Rather than asking whether your executives should or should not use social media, the more relevant question is this: Can your executives capture the advantages of digital communications without opening themselves up to the unique risks that surface when they are highly visible on social platforms? The answer, usually, is yes. The happy medium is the corporate blog.
A primer on corporate blogs
Blogs are self-publishing mediums that allow anyone to publish their messages without needing the assistance of traditional media, via a platform like WordPress or Blogger. Simple to set up and simple to maintain, these types of blogs are more one-way.
Social networks like Twitter and Facebook also provide a platform for anyone to publish their messages, the difference between say Twitter and a personal or company blog is in form. Blogs are more one-way, while social networks are designed to engender multi-way dialogue.
No one who leaves a comment on a corporate blog expects that corporation, or its executives, to respond to it. A user who Tweets at an executive with a question he or she deems relevant, however, can reasonably expect a response. Reading blogs is more like reading the newspaper or industry publication, while communicating via social networks is more like being at happy hour.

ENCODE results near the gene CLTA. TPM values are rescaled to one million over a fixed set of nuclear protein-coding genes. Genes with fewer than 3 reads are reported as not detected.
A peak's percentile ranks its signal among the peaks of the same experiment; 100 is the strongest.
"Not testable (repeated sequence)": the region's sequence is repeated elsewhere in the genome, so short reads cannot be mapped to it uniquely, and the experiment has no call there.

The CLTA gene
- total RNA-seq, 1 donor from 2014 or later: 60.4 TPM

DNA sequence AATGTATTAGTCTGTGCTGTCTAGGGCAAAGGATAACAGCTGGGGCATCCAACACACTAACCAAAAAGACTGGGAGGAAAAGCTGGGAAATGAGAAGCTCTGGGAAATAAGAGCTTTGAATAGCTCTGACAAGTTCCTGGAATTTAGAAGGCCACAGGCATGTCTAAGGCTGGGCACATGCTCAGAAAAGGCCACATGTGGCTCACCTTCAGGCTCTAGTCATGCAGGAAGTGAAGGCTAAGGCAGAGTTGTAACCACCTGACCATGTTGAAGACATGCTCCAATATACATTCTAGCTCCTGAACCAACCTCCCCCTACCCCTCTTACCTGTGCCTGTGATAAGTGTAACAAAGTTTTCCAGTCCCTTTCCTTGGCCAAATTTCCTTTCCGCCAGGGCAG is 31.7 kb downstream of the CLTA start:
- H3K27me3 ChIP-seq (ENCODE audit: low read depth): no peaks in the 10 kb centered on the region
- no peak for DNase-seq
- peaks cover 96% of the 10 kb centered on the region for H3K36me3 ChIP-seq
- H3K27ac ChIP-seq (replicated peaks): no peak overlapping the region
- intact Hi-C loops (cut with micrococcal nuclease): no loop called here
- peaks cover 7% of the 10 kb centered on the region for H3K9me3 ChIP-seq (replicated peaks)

There is also less immediacy with corporate blogs, which allows content to be more fully developed and vetted before publishing it. In fact, our research of sophisticated buyers of high-value professional services found that these audiences prefer high-quality, well thought out content on a less frequent basis.
Social networks tend to enable disasters to occur by way of excited utterances – spur-of-the-moment comments that are easy to take out of context – or posts out of alignment with brand character or worse, detrimental to business objectives. Rather, publishing content via a blog provides the reader with a higher quality of thinking.
We recommend that corporate communicators think strategically before putting social networking in front of their executives. Starting with self-publishing through an executive blog, as opposed to pure-play social networks, is a better approach. The potential upsides are similar, but blogging does not have the same risks as using other forms of social media.